Although endemic to North America and having an important role in forest ecosystem processes, the most recent outbreak of mountain pine beetle (Dendroctonus ponderosae) shows impacts on forest structure and ecosystem processes that are acute and widespread. The current outbreak may heavily impact water runoff, water quality, nutrient cycling, forest regeneration and regrowth, native and non-native plant communities, soil chemistry and wildlife habitat.
Landscape-scale outbreaks of mountain pine beetle afflict pine species, particularly lodgepole (Pinus contorta), ponderosa (Pinus ponderosa), Scotch (Pinus sylvestris) and limber pine (Pinus flexilis), and are often associated with an array of interacting disturbance variables including fire damage, drought, prolonged mild winters, interspecific and intraspecific competition, and synergistic interactions between other native and non-native insects and diseases. The beetles often spread through a “mass attack” strategy, depositing eggs which hatch inside the host tree. Additionally, the beetles transmit blue stain fungus (Grosmannia clavigera) which clogs the tree's xylem and reduces its ability to transmit water from the soil to the canopy [1-2].
In 1996, the U.S. Forest Service Rocky Mountain Region initially detected the mountain pine beetle outbreak in northern Colorado, including the Arapaho-Roosevelt, Medicine Bow-Routt and White River National Forests. By 2010 the beetle had spread across the western United States, encompassing approximately 2.5 million hectares (6.1 million acres) of pine forest. Of this total, 1.6 million
hectares (4 million acres), or approximately 66% of the spread, is located in Colorado and southern Wyoming .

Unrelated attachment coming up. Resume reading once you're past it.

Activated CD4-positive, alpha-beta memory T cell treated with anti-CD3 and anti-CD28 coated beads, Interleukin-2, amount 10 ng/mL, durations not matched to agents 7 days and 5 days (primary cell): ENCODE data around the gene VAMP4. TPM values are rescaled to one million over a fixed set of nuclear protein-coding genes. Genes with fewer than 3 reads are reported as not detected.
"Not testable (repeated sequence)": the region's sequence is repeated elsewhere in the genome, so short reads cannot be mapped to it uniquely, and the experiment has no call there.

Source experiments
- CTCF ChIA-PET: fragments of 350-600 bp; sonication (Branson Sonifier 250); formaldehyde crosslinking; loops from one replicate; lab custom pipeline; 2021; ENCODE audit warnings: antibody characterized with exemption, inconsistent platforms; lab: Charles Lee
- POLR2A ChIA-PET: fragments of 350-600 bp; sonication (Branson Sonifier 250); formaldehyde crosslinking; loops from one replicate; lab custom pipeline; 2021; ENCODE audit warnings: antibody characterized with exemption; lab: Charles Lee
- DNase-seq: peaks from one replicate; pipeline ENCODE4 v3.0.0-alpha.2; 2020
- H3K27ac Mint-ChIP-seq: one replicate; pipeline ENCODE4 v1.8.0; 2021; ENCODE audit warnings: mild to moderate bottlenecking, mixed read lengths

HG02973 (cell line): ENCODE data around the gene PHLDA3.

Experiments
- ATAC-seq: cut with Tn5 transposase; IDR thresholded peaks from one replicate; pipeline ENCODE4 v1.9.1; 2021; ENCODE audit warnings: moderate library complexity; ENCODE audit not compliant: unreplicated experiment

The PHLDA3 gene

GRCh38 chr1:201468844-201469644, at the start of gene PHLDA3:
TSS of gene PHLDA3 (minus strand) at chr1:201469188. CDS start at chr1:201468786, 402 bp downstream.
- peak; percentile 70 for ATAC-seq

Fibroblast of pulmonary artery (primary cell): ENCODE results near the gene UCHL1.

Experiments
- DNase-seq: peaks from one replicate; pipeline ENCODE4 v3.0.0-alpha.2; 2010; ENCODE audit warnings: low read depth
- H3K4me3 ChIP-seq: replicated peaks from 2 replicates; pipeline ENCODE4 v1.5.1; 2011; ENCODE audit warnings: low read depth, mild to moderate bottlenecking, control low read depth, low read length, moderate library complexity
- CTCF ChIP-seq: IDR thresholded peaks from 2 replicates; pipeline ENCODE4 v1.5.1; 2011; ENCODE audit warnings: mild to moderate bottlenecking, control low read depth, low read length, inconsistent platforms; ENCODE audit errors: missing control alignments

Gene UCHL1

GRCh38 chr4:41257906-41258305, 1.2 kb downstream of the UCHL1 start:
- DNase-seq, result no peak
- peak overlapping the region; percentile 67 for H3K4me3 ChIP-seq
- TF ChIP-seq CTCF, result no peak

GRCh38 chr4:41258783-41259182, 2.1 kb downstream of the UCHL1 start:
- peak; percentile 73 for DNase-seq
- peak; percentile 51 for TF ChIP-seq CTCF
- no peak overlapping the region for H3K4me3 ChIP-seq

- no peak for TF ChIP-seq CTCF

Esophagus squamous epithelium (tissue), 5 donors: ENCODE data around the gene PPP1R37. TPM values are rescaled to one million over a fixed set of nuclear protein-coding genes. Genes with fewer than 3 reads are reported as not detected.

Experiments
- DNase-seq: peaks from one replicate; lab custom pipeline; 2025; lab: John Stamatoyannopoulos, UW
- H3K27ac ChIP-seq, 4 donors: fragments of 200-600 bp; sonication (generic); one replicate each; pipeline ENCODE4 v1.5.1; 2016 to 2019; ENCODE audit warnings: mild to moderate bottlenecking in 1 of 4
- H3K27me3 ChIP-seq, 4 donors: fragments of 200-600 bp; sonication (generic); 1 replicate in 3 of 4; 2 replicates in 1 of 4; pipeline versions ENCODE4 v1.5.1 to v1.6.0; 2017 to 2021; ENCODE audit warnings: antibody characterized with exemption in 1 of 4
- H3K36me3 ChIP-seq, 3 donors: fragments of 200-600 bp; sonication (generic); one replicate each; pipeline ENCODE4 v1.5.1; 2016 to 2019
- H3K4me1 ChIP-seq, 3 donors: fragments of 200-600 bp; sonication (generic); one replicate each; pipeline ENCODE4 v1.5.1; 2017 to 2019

The number-one priority for the region is post-outbreak mitigation. However, limited funding has hampered progress. While general aerial detection surveys including aerial sketching have effectively measured the rate of spread, they are unable to quantify the effects of beetle mortality on the forest overstory, are not replicable and do not provide spectral capabilities for analysis [4-5]. Furthermore, detailed aerial surveys including aerial digital photography, airborne videography and heli-GPS surveys are often prohibitively expensive.
The use of legislative acts to address bark beetle outbreaks and collaboration with communities of interest has become a key approach to the Forest Service’s management strategy. Effective detection and mapping of beetle mortality across multiple scales is urgently needed to assist in determining high risk areas in need of mitigation and restoration. Accurate baseline maps displaying the abundance of tree species across the landscape have become a necessary tool for addressing the array of important and often overlapping concerns of land managers, policy-makers and the public.
The DEVELOP team at Fort Collins Science Center (DEVELOP/FCSC) started with detailed data from 74 quarter-acre, fixed radius forest plots, collected by the Forest Service in 2008, which contained detailed information about the species abundance within each plot. DEVELOP/FCSC used the quarter-acre plot data in conjunction with NASA’s Earth Observing Systems (EOS), and a Boosted Regression Tree (BRT) model to create a preliminary forest cover classification model of Fraser Experimental Forest. This forest cover classification model was subsequently calibrated with field validation methods including assessment of fifty-two 7.2 meter, fixed radius forest plots and 60 roadside observations stratified across the study site that were collected in 2012. A second model was run with adjusted parameters and validated with an independent dataset comprised of a mixture of 2008 and 2012 forest plots.
The NASA EOS data used for this project included selections of Landsat 5 imagery, with four scenes selected that could be immediately downloaded (05/08/1994, 06/12/1995, 03/26/1996 and 07/03/1997). DEVELOP/FCSC interns applied the Landsat 5 calibration  to the images to estimate Top of Atmosphere Reflectance for each scene. Subsequently the team derived Normalized Difference Vegetation Index (NDVI) and Tasseled Cap (TCAP) Transformation. Field data were separated into “test” and “model” samples, the latter of which were used to generate different model runs, and the former used to verify the predictions. Twenty percent of the 74 quarter-acre plots catalogued in 2008 were withheld in addition to 20% of the fifty-two 7.2 meter validation plots collected in 2012, resulting in an independent dataset to test against the second model.